Recently released Marlins right-hander Dan Straily has received big league offers from three American League teams, per MLB Network’s Jon Heyman (Twitter link). Some clubs have been willing to promise a rotation spot to the 30-year-old Straily, who’ll take the next week or so to mull those and any other offers that arise with his family and his representatives.
Miami’s decision to release Straily registered as somewhat of a surprise. Miami had reportedly sought to trade Straily for much of the offseason but found no takers at his $5MM price point, it seems. Rather than opening the season with the 30-year-old holding down a starting job and then looking for early opportunities to move him, the Fish instead simply opted to cut Straily loose, eating about $1.21MM of his non-guaranteed arbitration salary in the process. Straily will take home that salary no matter what, and he’ll earn whatever sum a new organization is willing to pay him on top of that figure.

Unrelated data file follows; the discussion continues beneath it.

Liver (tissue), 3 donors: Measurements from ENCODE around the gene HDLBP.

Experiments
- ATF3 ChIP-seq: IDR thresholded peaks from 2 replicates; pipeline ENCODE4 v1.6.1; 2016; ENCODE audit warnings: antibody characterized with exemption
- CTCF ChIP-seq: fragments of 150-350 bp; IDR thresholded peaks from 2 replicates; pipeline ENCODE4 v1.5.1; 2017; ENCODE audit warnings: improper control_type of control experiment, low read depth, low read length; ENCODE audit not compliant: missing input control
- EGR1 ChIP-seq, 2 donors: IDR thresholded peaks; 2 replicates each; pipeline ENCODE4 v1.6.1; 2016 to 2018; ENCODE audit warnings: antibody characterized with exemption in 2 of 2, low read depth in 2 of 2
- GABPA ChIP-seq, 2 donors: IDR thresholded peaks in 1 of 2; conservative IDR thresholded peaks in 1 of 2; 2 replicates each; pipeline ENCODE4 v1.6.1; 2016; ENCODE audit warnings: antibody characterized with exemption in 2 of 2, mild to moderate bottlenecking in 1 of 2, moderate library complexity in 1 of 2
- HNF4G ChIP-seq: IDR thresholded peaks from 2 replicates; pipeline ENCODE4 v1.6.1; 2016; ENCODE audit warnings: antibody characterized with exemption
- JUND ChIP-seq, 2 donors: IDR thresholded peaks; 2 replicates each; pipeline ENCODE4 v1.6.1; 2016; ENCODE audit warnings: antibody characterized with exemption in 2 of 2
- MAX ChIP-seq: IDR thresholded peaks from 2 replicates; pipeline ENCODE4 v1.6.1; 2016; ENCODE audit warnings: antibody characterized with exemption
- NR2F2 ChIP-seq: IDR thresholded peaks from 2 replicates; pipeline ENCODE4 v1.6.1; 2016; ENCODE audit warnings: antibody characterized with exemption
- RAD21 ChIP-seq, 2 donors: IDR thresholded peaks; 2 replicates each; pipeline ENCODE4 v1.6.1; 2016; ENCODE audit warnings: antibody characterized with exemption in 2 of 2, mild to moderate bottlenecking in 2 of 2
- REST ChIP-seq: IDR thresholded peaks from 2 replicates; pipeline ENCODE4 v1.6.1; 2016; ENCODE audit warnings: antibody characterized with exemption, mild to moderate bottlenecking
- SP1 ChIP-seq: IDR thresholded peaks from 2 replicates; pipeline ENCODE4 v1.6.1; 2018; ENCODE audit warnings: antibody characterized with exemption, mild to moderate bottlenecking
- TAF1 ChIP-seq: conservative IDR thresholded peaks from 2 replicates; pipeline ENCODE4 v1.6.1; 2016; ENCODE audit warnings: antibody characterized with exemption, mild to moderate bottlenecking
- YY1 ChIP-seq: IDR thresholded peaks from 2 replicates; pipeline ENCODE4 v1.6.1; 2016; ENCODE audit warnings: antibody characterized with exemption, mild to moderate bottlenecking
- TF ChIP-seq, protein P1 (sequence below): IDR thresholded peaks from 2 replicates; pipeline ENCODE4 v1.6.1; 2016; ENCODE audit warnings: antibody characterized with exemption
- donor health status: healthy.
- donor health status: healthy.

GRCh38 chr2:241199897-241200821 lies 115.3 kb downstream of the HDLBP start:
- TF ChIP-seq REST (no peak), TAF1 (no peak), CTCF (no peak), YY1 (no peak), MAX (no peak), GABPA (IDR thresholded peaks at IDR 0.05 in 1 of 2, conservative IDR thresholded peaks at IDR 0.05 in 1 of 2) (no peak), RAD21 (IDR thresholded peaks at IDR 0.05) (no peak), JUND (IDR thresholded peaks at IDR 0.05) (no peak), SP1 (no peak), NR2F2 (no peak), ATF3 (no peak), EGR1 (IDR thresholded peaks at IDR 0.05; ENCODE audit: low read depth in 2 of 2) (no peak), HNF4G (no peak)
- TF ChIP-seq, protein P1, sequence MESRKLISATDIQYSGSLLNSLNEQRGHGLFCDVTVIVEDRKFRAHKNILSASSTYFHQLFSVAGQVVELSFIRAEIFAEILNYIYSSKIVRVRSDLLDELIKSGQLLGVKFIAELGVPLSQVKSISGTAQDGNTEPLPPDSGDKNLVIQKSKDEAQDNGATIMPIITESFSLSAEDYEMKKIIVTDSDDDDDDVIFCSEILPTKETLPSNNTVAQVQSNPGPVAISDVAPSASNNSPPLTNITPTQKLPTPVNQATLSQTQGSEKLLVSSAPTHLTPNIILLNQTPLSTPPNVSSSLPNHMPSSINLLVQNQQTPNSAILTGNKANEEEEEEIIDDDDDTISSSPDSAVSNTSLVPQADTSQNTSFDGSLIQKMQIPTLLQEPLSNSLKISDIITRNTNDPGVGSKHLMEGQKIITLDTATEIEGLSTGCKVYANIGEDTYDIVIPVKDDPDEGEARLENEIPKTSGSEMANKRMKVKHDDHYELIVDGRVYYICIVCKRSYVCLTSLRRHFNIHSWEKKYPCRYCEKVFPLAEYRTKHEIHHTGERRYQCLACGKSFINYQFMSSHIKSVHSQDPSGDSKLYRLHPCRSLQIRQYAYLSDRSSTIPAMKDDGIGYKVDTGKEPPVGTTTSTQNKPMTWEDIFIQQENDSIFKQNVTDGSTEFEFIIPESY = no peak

Straily struggled through a rough spring but has generally been a solid back-of-the-rotation arm for the Reds and Marlins across the past three seasons, pitching to a combined 4.03 ERA with 7.8 K/9, 3.4 BB/9 and 1.5 HR/9 in 495 1/3 innings. He’s an extreme fly-ball pitcher, which has led to frequent issues with the long ball, but Straily typically misses bats at an average or better rate and also generates a large number of infield flies.
Several teams throughout the American League could speculatively make sense for Straily. The Athletics are piecing things together at the back of their rotation, while the Angels have been perennially clobbered by injuries and are currently uncertain about the status of Andrew Heaney’s elbow. A rebuilding club like the Orioles could easily accommodate Straily, though he may prefer to head to a club with at least some semblance of postseason aspirations now that he’s choosing his destination. There are, of course, numerous clubs in the National League who could benefit from swapping out Straily for their current fifth option as well.
When Straily does sign, he’ll be an option not only for the remainder of the 2019 season but also the 2020 campaign. Because he has four years, 126 days of big league service time under his belt, Straily won’t qualify as a free agent at season’s end and would be controllable for another season via the arbitration process.